The Podkrkonoší Museum is located in the town centre, in Školní Street, next to the Church of the Nativity of the Virgin Mary. The museum exhibition is diverse. It offers both long-term exhibits and short-term exhibitions, organizes openings, seminars and regular Thursday discussions and lectures on various topics from the daily life and history of the city and its surroundings. On the ground floor of the museum there is an original statue of Joseph II, a copy of which can be also seen on Krakonoš Square. The corridors of the museum are decorated with historical memorial plaques with connection to Turtnov’s monuments.
The Classicist building, which now houses the Podkrkonoší Museum, was built in the middle of the 19th century on the foundations of a Gothic castle, rebuilt in the 16th century into a Renaissance chateau, later also used as a saltworks or school. The castle’s gothic basement has been preserved to this day, in which the restaurant "Pod Hradem" is located. The convenient location on a rocky outcrop above the river Úpa is a reminder of the former purpose of the building. The castle was by no means large, and its size probably did not exceed the area of today's museum, but in its time, it became an important defensive part of the city fortifications.
The beginnings of the Trutnov Castle probably date back to the second half of the 13th century, but the first reliable reports of its existence date back to the following century. Trutnov Castle, for example, is mentioned in the Vita Caroli biography by Emperor Charles IV, when he lists it together with other localities, which he had to as a Moravian Margrave reclaim his pledge at great effort and expense after his return to Bohemia in 1338. At the beginning of the 16th century, during the reign of the Šumburk family, the castle was infamous for minting counterfeit coins.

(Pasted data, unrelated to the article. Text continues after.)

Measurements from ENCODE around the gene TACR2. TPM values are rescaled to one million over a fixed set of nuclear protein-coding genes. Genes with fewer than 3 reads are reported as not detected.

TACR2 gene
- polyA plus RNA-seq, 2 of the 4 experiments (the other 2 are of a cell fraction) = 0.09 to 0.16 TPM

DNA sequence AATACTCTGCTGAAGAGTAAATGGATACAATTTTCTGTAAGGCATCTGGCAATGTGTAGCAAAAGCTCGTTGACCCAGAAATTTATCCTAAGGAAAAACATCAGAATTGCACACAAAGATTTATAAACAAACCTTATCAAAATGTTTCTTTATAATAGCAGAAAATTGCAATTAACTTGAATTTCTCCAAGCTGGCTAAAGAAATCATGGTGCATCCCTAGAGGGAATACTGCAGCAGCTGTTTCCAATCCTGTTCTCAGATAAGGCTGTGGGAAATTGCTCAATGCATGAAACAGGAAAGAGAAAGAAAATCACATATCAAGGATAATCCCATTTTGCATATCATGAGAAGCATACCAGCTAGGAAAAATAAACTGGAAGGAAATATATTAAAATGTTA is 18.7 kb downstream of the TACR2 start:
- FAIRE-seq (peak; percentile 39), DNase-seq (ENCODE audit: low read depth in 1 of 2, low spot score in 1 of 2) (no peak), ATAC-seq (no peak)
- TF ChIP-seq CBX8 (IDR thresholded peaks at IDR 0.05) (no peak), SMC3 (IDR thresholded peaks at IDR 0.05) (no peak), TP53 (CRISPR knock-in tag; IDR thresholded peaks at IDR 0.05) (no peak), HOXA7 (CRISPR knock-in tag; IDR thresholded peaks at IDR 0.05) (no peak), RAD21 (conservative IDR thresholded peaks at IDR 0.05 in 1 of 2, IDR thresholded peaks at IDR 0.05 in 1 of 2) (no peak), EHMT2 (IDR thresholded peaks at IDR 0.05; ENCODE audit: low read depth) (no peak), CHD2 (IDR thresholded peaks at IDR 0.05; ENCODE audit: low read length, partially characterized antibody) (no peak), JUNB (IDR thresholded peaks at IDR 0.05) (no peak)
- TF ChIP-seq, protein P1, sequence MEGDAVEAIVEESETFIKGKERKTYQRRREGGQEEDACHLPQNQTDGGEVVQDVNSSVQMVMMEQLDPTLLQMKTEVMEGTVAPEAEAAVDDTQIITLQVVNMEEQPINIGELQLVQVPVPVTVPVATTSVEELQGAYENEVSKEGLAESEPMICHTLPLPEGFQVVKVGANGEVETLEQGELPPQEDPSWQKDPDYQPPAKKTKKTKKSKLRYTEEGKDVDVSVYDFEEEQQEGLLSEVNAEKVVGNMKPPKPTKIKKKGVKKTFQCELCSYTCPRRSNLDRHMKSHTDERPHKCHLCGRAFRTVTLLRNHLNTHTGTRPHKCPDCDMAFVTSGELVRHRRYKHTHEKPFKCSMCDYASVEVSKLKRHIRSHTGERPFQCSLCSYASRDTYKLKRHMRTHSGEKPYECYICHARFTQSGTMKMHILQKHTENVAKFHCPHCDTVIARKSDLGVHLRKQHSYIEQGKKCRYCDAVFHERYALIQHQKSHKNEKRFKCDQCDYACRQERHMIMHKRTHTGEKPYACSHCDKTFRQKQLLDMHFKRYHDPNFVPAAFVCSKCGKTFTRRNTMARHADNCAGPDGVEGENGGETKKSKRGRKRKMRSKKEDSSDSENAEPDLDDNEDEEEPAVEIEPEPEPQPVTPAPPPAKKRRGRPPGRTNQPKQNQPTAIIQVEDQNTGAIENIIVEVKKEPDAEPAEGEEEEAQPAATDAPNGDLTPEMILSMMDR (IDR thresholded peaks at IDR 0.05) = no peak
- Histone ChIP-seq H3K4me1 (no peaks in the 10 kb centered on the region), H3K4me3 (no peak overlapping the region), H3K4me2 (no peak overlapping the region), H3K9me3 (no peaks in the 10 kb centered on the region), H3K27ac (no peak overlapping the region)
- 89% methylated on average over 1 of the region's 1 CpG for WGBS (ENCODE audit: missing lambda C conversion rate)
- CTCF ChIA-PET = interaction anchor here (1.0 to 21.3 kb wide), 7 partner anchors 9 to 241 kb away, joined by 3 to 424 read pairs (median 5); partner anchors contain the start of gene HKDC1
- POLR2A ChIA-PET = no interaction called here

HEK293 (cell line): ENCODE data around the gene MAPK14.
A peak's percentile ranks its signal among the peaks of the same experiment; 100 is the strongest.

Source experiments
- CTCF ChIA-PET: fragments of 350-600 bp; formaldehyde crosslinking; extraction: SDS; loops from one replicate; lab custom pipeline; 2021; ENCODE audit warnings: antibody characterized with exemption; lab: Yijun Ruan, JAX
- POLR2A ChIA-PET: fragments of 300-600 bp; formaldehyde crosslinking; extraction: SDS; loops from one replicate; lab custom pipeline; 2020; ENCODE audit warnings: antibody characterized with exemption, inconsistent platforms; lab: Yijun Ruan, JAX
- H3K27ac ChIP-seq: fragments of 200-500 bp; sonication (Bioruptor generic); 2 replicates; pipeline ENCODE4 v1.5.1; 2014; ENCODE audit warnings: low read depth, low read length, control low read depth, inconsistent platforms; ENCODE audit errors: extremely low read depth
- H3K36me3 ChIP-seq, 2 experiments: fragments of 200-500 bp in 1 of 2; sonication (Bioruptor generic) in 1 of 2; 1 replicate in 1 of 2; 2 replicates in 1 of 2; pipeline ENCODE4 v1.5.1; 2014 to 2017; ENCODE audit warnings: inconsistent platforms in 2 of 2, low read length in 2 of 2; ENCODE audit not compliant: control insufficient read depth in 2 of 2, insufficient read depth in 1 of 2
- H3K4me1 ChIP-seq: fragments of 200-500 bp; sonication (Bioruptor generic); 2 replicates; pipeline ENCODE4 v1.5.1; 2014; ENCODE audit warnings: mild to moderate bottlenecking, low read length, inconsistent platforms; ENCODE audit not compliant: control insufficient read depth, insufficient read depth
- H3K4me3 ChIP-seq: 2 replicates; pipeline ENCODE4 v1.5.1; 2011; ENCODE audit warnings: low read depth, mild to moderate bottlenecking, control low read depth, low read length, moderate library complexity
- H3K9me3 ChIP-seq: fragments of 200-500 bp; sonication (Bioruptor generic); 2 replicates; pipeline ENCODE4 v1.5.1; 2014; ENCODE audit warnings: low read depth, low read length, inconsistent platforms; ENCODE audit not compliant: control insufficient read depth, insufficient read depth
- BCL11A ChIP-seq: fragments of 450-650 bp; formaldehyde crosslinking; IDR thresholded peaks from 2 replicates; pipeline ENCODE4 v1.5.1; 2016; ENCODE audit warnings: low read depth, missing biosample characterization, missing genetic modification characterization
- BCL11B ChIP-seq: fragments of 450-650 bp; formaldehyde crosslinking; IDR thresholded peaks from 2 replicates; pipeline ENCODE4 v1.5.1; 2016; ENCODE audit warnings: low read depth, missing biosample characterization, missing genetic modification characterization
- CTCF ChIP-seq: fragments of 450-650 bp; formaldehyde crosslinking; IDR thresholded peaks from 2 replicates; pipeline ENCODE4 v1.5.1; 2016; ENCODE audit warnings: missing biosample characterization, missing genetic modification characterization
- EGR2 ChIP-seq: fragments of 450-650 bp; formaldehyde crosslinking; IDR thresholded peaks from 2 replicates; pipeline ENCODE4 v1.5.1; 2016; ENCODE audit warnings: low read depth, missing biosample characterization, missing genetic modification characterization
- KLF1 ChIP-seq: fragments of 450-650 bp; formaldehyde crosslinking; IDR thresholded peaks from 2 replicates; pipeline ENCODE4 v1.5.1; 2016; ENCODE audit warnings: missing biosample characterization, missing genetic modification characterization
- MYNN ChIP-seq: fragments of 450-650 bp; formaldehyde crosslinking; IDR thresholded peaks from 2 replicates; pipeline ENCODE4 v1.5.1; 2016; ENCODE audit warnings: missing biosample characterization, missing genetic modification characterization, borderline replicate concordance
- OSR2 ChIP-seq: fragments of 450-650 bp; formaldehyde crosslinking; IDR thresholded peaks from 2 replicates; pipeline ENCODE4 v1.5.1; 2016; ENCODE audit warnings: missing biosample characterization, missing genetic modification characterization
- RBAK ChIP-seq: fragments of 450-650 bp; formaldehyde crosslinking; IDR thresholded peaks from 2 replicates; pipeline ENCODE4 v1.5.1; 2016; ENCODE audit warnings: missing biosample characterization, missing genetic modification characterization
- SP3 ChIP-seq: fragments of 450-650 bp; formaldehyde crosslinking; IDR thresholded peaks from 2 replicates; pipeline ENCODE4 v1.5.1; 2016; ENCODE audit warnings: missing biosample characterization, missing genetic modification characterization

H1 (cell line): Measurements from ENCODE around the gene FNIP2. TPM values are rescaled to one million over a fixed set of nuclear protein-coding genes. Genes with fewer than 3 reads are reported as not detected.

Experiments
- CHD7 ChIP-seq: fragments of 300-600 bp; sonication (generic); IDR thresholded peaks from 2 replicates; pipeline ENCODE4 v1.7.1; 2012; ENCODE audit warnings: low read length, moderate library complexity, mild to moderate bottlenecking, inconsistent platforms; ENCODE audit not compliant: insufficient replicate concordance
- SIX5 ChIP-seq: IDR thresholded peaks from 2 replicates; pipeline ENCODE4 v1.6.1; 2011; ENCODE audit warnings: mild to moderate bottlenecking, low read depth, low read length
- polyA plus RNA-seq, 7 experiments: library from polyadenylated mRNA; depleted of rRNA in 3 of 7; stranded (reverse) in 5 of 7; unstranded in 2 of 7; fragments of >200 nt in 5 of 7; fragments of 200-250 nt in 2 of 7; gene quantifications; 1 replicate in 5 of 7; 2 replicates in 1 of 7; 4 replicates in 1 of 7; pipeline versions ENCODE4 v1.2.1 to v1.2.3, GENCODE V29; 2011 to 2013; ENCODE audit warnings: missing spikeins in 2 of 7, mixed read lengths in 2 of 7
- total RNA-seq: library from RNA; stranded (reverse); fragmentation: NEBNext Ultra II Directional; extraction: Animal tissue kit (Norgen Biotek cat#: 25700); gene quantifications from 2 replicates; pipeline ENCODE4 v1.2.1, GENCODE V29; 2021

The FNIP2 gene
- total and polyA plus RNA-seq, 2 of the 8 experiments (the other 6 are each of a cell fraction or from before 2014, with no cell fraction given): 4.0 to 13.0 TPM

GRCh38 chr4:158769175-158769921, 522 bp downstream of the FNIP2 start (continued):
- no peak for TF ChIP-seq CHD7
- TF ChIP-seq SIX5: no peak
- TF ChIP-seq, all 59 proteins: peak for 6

After 1547, the castle was rebuilt by Kryštof of Gendorf into a Renaissance chateau, but during the Thirty Years' War it was destroyed by the Swedes. The building then fell into disrepair and served as a salt warehouse. Nevertheless, during the Peasant Rebellion of 1775, the burghers of Trutnov used it to hide important documents and valuables. In the years 1851–1853, the former chateau was rebuilt into a school. In 1866, the building served as an hospital for wounded soldiers during the Battle of Trutnov, which was personally visited by the Austrian Emperor Franz Josef I. The museum has been housed in the building since 1927.